One reader asked: “How many times can my cat become pregnant if I don’t impotent my female and have another cat of the opposite sex in the house?”
Assuming her cat is past puberty, she can produce as many as five ladders in 52 weeks, which will be 5 kittens per 5 litters, 25 kittens. I calculated that the average difference of two weeks between a standard pregnancy period of nine weeks and conception:
- Week 1-9: Litter 1
- Week 11-20: Litter 2
- Week 22-31: Litter 3
- Week 33-42: liter 4
- Week 44-53: Litter 5
Let’s move our calculations a little further: Those kittens are going to mature, and if left entirely, will start reproducing during that year. Kittens can reach puberty (sexual maturity) as early as four months, but for the sake of argument I will use five months. Conservatives assume that each litter has 5 kittens and two of them are female. (Females can mate with both of their strong friends or native males.) Using the same average duration as the first example, the litter can start intercourse at 1 29 weeks.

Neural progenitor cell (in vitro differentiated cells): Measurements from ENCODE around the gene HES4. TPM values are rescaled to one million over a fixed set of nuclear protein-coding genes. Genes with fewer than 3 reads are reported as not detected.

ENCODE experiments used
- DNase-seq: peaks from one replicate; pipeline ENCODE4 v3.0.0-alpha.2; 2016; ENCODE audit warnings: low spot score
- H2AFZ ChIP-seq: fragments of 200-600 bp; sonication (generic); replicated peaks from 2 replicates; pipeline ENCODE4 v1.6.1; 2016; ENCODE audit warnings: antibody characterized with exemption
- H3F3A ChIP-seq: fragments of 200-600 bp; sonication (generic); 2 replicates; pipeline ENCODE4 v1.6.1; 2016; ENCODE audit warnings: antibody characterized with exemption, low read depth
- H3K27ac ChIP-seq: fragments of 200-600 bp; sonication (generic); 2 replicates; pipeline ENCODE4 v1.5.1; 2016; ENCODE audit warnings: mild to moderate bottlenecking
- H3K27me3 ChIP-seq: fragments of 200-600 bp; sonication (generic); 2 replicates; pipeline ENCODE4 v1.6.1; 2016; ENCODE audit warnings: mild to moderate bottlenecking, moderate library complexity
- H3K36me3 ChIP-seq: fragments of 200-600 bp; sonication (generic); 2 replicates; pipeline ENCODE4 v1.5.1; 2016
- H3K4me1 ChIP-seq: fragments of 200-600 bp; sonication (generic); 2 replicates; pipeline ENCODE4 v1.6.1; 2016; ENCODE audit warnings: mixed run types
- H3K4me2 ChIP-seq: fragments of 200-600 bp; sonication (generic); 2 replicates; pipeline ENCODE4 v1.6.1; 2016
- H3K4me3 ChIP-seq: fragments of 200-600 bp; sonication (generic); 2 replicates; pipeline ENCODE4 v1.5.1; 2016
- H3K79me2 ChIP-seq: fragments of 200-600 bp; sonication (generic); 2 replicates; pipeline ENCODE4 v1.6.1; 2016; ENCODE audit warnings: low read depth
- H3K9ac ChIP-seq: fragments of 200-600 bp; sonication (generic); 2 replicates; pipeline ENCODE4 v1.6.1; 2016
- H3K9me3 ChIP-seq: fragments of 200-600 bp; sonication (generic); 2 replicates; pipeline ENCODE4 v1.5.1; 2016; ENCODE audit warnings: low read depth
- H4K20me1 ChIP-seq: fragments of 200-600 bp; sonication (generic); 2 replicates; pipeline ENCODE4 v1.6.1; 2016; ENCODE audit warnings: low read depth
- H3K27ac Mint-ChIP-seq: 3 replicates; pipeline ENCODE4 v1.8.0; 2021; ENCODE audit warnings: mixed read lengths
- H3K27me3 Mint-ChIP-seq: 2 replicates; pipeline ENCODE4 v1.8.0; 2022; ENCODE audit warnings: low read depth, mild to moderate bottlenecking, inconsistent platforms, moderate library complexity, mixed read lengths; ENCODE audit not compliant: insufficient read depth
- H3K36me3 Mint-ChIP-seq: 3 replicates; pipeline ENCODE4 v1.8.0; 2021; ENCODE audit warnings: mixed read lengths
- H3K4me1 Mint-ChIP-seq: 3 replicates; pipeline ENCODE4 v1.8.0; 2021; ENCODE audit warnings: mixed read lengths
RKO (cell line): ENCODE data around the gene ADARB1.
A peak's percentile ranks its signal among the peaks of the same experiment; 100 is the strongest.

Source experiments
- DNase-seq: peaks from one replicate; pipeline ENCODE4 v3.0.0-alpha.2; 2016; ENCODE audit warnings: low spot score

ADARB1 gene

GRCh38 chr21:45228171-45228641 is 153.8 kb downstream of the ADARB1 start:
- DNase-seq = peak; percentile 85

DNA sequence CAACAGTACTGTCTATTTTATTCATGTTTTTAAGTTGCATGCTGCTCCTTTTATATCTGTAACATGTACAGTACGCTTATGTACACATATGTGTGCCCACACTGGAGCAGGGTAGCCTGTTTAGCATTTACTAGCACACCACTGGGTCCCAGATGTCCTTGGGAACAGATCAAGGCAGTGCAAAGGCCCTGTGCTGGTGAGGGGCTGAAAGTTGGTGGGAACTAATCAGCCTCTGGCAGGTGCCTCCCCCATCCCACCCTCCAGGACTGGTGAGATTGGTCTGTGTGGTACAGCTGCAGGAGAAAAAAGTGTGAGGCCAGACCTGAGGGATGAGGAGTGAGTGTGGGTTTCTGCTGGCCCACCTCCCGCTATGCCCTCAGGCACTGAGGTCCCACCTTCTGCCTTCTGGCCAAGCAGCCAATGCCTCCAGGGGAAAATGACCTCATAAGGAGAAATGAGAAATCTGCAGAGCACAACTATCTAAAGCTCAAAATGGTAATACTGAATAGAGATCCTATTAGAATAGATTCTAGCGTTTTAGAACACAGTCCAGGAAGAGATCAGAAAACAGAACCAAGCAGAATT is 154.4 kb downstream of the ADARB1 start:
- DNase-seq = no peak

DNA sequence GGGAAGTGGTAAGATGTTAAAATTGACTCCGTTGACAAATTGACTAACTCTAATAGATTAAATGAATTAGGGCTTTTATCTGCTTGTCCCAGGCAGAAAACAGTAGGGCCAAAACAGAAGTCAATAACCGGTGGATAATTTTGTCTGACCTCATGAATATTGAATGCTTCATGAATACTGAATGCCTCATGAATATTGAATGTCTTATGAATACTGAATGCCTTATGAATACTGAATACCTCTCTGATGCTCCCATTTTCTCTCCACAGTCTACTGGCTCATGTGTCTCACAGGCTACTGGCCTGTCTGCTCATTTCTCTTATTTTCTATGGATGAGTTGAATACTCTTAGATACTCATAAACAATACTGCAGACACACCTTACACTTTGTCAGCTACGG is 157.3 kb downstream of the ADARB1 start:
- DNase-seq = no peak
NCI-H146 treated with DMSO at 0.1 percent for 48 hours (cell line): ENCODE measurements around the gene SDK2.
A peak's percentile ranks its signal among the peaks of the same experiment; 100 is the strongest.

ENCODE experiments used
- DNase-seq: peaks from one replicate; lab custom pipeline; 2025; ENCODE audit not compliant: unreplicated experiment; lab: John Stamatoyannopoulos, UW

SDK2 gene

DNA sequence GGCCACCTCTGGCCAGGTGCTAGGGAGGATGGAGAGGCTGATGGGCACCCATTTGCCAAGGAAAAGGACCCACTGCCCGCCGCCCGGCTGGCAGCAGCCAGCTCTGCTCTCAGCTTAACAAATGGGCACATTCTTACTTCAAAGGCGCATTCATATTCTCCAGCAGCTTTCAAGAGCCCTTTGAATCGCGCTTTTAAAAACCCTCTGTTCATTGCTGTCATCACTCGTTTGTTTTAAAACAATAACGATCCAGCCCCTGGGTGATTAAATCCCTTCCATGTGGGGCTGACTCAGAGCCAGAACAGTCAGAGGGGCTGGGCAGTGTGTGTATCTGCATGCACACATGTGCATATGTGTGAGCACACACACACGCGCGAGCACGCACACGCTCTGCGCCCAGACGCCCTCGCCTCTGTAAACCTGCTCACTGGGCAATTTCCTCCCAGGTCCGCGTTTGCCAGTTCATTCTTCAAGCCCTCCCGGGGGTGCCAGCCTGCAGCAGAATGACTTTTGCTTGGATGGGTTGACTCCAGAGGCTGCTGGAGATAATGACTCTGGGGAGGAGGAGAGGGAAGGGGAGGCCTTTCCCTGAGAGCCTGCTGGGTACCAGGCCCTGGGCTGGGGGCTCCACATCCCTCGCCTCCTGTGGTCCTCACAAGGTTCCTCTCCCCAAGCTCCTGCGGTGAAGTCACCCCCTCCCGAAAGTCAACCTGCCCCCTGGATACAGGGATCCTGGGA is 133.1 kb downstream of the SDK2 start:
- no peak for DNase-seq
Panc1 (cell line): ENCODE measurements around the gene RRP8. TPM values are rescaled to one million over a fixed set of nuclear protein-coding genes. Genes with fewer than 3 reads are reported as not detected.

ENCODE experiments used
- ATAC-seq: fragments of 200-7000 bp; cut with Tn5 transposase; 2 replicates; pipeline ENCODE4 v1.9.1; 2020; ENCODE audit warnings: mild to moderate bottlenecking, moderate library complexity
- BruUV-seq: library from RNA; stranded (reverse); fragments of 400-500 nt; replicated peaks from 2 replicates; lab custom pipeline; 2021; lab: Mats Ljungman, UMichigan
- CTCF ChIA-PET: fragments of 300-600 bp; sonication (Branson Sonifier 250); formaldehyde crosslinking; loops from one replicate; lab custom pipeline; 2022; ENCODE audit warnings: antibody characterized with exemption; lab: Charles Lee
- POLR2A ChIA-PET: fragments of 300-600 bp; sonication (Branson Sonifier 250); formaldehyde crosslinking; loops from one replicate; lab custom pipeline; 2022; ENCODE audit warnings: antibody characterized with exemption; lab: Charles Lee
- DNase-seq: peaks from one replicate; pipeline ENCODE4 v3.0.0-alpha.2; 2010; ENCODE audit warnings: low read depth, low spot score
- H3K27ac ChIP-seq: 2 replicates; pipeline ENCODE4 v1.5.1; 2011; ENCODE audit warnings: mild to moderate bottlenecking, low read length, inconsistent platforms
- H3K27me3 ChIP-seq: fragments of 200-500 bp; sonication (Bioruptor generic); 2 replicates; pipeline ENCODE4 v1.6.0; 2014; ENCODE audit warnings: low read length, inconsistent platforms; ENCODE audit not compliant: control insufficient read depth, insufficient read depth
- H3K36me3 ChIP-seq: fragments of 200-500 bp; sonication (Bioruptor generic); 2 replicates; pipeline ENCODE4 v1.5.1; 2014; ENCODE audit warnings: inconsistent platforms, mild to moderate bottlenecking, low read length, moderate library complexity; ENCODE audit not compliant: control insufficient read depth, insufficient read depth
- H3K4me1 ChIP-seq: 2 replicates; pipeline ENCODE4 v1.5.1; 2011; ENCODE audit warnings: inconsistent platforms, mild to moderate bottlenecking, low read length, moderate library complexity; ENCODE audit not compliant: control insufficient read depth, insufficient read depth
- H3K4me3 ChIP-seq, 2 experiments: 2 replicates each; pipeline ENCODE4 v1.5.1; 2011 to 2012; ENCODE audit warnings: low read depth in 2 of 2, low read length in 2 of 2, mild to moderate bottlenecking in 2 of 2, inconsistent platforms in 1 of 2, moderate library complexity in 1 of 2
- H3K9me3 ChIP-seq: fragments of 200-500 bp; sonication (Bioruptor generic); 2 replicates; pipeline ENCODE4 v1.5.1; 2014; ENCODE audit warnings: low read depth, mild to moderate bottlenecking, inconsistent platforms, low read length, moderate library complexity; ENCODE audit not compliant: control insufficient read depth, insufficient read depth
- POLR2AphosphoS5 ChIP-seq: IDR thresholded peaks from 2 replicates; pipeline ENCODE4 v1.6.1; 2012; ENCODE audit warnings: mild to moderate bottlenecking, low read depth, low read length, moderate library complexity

- Liters 1: 2 women <2 mothers 29 weeks, birth week 38. Total kittens date: 10 kittens of original 25 plus litter 1 =
2 kittens of 35 kittens litter 1 go to give birth to 40 in a week and 49 in week. Total count now: 20 kittens = 45 kittens of original 25 + liter 1
- Litter 2: 2 women
- Mothers give birth to week 40, week 49. Total Kittens Date: 20 kittens of original 25 plus litter 1, plus 10 kittens of litter two = 55 kittens.
Allow 15% loss with stillborn babies, which will leave 47 kittens over a period of one year.
I do not know of anyone who can take responsible care of multiple cats in a single household.
These are situations we read in stories about cat collectors and backyard breeders aka cat carpet mills. They are also conditions that give rise to wild cat colonies, as people take their unwanted cats out on the street.
As horrific as those stories can be to contemplate, some people fall into this trap and neither fail pet cats.